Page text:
Lebeda, K., Matas, J., Chum, O.: Fixing the locally optimized RANSAC-full experimental evaluation. In: British Machine Vision Conference, pp. 1–11. Citeseer (2012)Google Scholar
  19. 19.
    Lenac, K., Ćesić, J., Marković, I., Petrović, I.: Exactly sparse delayed state filter on lie groups for long-term pose graph SLAM. Int. J. Robot. Res. 37(6), 585–610 (2018)CrossRefGoogle Scholar
  20. 20.
    Li, H., Hartley, R., Kim, J.: A linear approach to motion estimation using generalized camera models. In: 2008 IEEE Conference on Computer Vision and Pattern Recognition, pp. 1–8 (2008)Google Scholar
  21. 21.
    Lowe, D.G.: Distinctive image features from scale-invariant keypoints. Int. J. Comput. Vis. 60(2), 91–110 (2004)CrossRefGoogle Scholar
  22. 22.
    Matas, J., Chum, O., Urban, M., Pajdla, T.: Robust wide-baseline stereo from maximally stable extremal regions. Image Vis. Comput. 22(10), 761–767 (2004)CrossRefGoogle Scholar
  23. 23.
    Mikolajczyk, K., Schmid, C.: An affine invariant interest point detector. In: Heyden, A., Sparr, G., Nielsen, M., Johansen, P. (eds.) ECCV 2002. LNCS, vol. 2350, pp. 128–142. Springer, Heidelberg (2002).  https://doi.org/10.1007/3-540-47969-4_9CrossRefGoogle Scholar
  24. 24.
    Mikolajczyk, K., Schmid, C.: Scale & affine invariant interest point detectors. Int. J. Comput. Vis. 60(1), 63–86 (2004)CrossRefGoogle Scholar
  25. 25.
    Mikolajczyk, K., et al.: A comparison of affine region detectors. Int. J. Comput. Vis. 65, 43–72 (2005)CrossRefGoogle Scholar
  26. 26.
    Molnár, J., Csetverikov, D., Kató, Z., Baráth, D.: A theory of camera-independent correspondence. In: 10th National Conference of Image Processing and Image Recognition (2015)Google Scholar
  27. 27.
    Nistér, D.: An efficient solution to the five-point relative pose problem. IEEE Trans. Pattern Anal. Mach. Intell. 26(6), 0756–777 (2004)CrossRefGoogle Scholar
  28. 28.
    Ouyang, P., Yin, S., Liu, L., Zhang, Y., Zhao, W., Wei, S.: A fast and power-efficient hardware architecture for visual feature detection in affine-sift. IEEE Trans. Circ. Syst. 65(10), 3362–3375 (2018)Google Scholar
  29. 29.
    Pless, R.: Using many cameras as one. In: Computer Vision and Pattern Recognition, vol. 2, pp. II–587. IEEE (2003)Google Scholar
  30. 30.
    Pritts, J., Kukelova, Z., Larsson, V., Chum, O.: Radially-distorted conjugate translations. In: Proceedings of the IEEE Conference on Computer Vision and Pattern Recognition, pp. 1993–2001 (2018)Google Scholar
  31. 31.
    Raposo, C., Barreto, J.P.: \(\pi \)Match: monocular vSLAM and piecewise planar reconstruction using fast plane correspondences. In: Leibe, B., Matas, J., Sebe, N., Welling, M. (eds.) ECCV 2016. LNCS, vol. 9912, pp. 380–395. Springer, Cham (2016).  https://doi.org/10.1007/978-3-319-46484-8_23CrossRefGoogle Scholar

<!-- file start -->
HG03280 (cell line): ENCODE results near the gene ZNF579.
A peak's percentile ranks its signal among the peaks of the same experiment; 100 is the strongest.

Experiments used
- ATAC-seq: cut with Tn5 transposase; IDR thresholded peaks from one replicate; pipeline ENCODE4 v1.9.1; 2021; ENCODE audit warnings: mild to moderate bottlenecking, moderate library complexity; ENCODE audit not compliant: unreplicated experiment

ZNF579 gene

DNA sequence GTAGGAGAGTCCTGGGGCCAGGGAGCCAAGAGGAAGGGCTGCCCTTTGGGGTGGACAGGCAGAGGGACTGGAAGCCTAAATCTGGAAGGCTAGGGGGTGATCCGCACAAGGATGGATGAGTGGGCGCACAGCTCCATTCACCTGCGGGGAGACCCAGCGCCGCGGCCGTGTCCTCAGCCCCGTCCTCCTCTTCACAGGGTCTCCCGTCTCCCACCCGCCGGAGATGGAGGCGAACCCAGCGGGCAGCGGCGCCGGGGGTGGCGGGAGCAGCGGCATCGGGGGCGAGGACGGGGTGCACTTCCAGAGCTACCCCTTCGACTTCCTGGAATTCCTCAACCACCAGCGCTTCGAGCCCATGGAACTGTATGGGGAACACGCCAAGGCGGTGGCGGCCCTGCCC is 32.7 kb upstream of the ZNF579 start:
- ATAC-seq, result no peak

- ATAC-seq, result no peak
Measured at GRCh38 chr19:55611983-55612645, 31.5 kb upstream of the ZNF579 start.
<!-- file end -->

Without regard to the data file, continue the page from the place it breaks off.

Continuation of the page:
32. 32.
    Raposo, C., Barreto, J.P.: Theory and practice of structure-from-motion using affine correspondences. In: Proceedings of the IEEE Conference on Computer Vision and Pattern Recognition, pp. 5470–5478 (2016)Google Scholar
  33. 33.
    Scaramuzza, D., Fraundorfer, F.: Visual odometry [tutorial]. IEEE Robot. Autom. Mag. 18(4), 80–92 (2011)CrossRefGoogle Scholar
  34. 34.
    Stewénius, H., Engels, C., Nistér, D.: Recent developments on direct relative orientation. ISPRS J. Photogramm. Remote Sens. 60(4), 284–294 (2006)CrossRefGoogle Scholar
  35. 35.
    Stewénius, H., Nistér, D., Oskarsson, M., Åström, K.: Solutions to minimal generalized relative pose problems. In: OMNIVIS 2005: The 6th Workshop on Omnidirectional Vision, Camera Networks and Non-Classical Cameras (2005)Google Scholar
  36. 36.
    Sturm, P.: Multi-view geometry for general camera models. In: 2005 IEEE Computer Society Conference on Computer Vision and Pattern Recognition, CVPR 2005, vol. 1, pp. 206–212. IEEE (2005)Google Scholar
  37. 37.
    Sturm, P., Ramalingam, S., Tardif, J.-P., Gasparini, S., Barreto, J.: Camera models and fundamental concepts used in geometric computer vision. Found. Trends® Comput. Graph. Vis. 6, 1–183 (2011) Google Scholar
  38. 38.
    Torr, P.H.S., Zisserman, A.: MLESAC: a new robust estimator with application to estimating image geometry. Comput. Vis. Image Underst. 78(1), 138–156 (2000)CrossRefGoogle Scholar
  39. 39.
    Tuytelaars, T., Mikolajczyk, K., et al.: Local invariant feature detectors: a survey. Found. Trends Comput. Graph. Vis. 3, 177–280 (2008)CrossRefGoogle Scholar
  40. 40.
    Vedaldi, A., Fulkerson, B.: VLFeat: an open and portable library of computer vision algorithms (2008). http://www.vlfeat.org/
  41. 41.
    Ventura, J., Arth, C., Lepetit, V.: An efficient minimal solution for multi-camera motion. In: Proceedings of the IEEE International Conference on Computer Vision, pp. 747–755 (2015)Google Scholar

Copyright information

© Springer Nature Switzerland AG 2020

Authors and Affiliations

  1. 1.University of ColoradoColorado SpringsUSA
  2. 2.California Polytechnic State UniversitySan Luis ObispoUSA

Personalised recommendations